A bill of con­tention

The new anti-traf­fick­ing bill passed re­cently by Lok Sabha throws up a range of ques­tions

Governance Now - - LAW - De­exa Khan­duri

In July, the Lok Sabha passed the Traf­fick­ing of Per­sons (Pre­ven­tion, Pro­tec­tion and Re­ha­bil­i­ta­tion) Bill, 2018. This um­brella leg­is­la­tion aims to com­bat all forms of traf­fick­ing, what­ever the pur­pose. Min­is­ter for women and child devel­op­ment Maneka Gandhi calls it a strin­gent, com­pre­hen­sive bill, fo­cussed on re­ha­bil­i­ta­tion of vic­tims. She says it is not in­tended to ha­rass sex­work­ers or other vic­tims of traf­fick­ing. But the bill has evoked a groundswell of crit­i­cism. First, crit­ics say all that the new law does is cre­ate some new in­sti­tu­tions: a na­tional anti-traf­fick­ing bureau; district-level units and com­mit­tees; spe­cial courts. In ad­di­tion, it makes pun­ish­ment more strin­gent, and ques­tion­ably in­cludes some an­cil­lary acts – such as al­low­ing a house to be used for traf­fick­ing – in the scope of pun­ish­able acts. Sec­ond, they say it draws on sev­eral ex­ist­ing laws for pros­e­cu­tion and penalty, so what is new other than mak­ing the penal­ties and jail terms more se­vere? Third, the deep­est and most tren­chant crit­i­cism is that the new law does not go into the com­plex­i­ties and sev­eral gra­da­tions of the traf­fick­ing prob­lem. A per­son traf­ficked for or­gan har­vest­ing or as cheap labour, for example, needs to be helped and re­ha­bil­i­tated in other ways than some­one traf­ficked for sex work. There are mat­ters of in­tra-na­tional and in­ter­na­tional mi­gra­tion, peo­ple smug­gling, the eco­nomics of labour, agri­cul­tural fail­ure, poverty, cor­rupt police and other law en­forcers...the list of fac­tors re­lated to traf­fick­ing could go on. Se­ri­ous eth­i­cal ques­tions, such as that of whether pros­ti­tu­tion or sale of an or­gan is out-and-out il­le­gal; ques­tions of choice, such as whether an adult en­gaged in pros­ti­tu­tion wants to be re­ha­bil­i­tated in the man­ner the state chooses – these go un­ad­dressed, as if they are of no con­se­quence or have been de­cided with ut­ter fi­nal­ity.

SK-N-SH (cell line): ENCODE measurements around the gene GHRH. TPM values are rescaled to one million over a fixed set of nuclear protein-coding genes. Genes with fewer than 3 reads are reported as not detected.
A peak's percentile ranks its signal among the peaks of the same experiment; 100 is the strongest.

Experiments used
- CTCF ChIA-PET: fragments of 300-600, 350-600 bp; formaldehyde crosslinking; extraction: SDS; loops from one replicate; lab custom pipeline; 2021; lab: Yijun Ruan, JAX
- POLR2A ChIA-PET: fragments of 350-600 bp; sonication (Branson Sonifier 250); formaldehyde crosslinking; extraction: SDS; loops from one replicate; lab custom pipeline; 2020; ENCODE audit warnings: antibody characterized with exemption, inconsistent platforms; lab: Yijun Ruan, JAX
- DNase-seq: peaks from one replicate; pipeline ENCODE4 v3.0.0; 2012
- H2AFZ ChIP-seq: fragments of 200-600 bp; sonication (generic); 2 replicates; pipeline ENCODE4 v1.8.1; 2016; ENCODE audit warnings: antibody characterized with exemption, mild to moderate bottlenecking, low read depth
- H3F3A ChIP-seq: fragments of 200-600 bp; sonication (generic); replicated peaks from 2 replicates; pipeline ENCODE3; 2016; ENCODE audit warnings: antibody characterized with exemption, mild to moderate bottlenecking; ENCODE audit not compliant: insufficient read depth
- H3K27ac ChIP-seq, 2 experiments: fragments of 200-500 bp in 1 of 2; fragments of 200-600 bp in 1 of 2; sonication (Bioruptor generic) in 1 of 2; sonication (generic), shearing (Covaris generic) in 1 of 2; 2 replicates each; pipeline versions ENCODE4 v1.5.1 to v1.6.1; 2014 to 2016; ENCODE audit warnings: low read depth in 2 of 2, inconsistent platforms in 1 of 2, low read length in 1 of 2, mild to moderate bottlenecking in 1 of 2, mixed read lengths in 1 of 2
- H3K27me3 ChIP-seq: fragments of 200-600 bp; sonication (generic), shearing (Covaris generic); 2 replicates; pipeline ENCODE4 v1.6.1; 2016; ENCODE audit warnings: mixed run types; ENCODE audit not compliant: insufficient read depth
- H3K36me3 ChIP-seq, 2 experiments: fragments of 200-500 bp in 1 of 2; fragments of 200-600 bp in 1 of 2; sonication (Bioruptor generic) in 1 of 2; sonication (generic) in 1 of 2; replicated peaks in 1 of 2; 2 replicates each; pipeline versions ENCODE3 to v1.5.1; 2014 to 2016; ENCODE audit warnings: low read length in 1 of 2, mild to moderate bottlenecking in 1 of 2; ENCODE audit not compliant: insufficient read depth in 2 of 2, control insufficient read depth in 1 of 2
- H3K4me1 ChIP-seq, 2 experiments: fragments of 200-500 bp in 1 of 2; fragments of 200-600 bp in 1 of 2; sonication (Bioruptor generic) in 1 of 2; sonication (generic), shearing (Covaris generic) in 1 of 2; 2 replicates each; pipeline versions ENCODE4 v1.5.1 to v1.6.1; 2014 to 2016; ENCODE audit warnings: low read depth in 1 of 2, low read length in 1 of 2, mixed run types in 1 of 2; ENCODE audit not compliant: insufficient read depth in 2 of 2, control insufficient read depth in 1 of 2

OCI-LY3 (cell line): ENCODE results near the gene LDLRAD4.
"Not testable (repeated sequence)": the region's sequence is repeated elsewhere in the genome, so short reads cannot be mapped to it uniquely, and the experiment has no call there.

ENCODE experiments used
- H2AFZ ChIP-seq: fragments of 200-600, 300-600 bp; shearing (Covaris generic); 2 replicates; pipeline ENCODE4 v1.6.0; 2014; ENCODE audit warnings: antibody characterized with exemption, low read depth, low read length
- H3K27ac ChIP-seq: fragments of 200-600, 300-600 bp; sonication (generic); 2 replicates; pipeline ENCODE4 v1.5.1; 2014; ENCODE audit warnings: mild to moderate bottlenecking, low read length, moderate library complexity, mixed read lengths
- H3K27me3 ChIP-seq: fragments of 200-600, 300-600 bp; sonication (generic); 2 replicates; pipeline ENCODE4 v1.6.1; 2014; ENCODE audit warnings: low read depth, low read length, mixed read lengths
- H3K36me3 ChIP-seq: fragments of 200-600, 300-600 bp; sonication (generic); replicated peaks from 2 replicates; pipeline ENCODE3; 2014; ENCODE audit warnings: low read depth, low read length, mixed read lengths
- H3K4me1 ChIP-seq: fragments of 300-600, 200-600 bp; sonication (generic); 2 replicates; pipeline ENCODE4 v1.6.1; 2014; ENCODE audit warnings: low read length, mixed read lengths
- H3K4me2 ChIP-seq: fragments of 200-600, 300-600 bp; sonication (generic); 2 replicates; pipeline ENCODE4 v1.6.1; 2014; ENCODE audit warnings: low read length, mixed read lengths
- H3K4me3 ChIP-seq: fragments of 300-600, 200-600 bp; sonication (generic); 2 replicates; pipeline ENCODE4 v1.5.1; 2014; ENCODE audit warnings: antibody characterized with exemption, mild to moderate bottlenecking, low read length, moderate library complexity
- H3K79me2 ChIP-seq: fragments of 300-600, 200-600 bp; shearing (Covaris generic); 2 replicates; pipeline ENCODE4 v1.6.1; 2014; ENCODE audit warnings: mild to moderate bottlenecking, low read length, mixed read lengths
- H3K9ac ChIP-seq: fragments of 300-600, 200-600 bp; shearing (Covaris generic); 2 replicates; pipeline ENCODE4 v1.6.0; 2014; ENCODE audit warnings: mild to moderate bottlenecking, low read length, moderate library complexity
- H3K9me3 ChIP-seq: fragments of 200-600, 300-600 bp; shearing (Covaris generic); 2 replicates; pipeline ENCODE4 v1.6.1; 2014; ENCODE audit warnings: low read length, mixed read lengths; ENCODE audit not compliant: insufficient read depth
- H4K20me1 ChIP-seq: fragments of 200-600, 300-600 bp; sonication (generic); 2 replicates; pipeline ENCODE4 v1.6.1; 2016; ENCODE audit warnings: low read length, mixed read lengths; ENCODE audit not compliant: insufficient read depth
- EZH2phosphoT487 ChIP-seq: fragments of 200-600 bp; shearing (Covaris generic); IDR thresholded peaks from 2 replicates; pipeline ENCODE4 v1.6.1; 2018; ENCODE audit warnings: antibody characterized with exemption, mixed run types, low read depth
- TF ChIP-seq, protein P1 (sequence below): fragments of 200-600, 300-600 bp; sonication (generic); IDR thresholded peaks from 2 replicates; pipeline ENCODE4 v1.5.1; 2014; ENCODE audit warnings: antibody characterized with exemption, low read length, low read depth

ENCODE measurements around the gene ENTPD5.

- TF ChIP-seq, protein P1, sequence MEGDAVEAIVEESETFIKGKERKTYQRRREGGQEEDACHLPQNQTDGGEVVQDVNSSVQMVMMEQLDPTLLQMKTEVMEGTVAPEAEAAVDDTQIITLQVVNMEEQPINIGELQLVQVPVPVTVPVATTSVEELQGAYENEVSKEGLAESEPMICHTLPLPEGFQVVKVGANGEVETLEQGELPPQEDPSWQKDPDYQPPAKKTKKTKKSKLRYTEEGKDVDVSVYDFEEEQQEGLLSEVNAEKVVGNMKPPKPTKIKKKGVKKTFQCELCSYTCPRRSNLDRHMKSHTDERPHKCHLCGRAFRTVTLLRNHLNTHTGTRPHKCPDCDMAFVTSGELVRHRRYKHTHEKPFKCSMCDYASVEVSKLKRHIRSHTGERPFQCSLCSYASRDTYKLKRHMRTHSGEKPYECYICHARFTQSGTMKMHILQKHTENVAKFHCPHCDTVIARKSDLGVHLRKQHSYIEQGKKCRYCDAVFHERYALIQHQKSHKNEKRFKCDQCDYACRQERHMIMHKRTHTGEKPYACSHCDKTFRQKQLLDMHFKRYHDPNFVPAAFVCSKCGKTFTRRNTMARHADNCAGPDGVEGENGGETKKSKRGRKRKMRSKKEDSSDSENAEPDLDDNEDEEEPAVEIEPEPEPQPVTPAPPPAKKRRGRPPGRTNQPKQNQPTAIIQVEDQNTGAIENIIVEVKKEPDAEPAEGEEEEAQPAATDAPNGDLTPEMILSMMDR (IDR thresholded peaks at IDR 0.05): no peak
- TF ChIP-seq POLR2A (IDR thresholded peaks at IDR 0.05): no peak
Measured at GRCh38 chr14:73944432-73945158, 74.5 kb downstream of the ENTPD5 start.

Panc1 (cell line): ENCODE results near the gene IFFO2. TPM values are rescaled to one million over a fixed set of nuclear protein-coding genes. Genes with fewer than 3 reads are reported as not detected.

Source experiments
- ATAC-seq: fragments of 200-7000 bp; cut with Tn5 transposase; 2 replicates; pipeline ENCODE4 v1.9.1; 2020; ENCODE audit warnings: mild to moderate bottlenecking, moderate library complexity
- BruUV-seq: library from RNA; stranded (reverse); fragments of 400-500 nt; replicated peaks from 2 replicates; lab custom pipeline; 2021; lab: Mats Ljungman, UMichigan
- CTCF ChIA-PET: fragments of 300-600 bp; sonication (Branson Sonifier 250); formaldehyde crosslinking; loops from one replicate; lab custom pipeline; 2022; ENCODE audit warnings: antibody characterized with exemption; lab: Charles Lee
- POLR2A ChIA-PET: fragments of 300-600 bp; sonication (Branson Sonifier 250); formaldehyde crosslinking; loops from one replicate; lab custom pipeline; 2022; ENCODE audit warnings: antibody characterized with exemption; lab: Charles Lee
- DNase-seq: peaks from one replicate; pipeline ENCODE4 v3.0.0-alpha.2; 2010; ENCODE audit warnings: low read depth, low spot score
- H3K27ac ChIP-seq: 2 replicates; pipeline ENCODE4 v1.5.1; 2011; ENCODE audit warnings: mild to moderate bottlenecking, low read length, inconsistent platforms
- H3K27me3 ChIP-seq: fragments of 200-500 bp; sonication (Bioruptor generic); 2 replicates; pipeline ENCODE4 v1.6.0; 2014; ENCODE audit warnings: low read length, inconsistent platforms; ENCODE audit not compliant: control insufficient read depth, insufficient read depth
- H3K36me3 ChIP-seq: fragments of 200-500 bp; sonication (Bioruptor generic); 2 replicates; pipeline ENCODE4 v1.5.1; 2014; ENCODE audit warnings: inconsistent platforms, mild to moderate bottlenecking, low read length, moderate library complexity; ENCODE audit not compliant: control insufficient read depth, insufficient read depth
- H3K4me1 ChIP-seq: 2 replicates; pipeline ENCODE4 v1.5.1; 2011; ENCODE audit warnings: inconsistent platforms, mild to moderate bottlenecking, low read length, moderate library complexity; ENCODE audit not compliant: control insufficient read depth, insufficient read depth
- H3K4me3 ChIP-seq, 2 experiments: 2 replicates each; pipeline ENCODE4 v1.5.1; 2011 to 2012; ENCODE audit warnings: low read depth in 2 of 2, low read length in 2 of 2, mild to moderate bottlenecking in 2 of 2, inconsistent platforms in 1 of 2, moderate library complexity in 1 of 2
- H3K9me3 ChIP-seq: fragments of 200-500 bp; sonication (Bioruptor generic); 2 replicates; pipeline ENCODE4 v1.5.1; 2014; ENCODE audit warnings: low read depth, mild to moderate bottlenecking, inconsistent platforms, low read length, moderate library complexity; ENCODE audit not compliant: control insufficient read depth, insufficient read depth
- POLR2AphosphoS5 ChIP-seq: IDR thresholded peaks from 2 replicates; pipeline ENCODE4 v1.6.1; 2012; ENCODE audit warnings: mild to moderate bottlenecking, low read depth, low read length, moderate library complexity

Gov­er­nance Now presents a range of opin­ions on the bill:

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